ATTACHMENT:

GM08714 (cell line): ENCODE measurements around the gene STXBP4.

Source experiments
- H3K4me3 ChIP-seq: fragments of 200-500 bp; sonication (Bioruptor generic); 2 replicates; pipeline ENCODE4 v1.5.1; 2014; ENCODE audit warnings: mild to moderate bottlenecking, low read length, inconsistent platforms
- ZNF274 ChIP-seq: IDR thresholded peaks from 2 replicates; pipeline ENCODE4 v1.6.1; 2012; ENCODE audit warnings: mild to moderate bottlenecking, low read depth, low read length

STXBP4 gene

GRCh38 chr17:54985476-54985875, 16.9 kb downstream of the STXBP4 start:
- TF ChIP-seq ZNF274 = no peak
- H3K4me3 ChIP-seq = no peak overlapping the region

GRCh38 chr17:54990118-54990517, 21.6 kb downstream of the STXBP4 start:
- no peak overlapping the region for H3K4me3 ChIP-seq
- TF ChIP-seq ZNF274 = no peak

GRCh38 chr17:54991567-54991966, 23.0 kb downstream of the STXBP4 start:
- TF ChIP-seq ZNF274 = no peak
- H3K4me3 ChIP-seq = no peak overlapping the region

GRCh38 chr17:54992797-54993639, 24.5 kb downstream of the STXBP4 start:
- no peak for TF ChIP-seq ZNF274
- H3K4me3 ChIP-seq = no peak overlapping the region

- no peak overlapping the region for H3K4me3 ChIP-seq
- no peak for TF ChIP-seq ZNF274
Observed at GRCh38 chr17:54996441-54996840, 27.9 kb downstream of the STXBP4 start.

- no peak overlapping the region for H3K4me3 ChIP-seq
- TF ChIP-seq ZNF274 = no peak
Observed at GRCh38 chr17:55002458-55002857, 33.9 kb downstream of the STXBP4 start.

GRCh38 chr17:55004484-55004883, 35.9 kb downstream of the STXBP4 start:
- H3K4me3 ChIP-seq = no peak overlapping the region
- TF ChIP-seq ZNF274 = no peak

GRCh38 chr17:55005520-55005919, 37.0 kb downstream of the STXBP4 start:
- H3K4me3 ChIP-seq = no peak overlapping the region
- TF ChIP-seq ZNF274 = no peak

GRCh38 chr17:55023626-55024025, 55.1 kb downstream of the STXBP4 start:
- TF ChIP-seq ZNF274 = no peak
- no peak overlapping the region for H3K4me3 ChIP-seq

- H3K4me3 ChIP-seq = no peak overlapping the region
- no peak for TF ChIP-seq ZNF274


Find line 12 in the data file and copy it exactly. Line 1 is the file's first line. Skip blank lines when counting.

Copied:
GRCh38 chr17:54991567-54991966, 23.0 kb downstream of the STXBP4 start: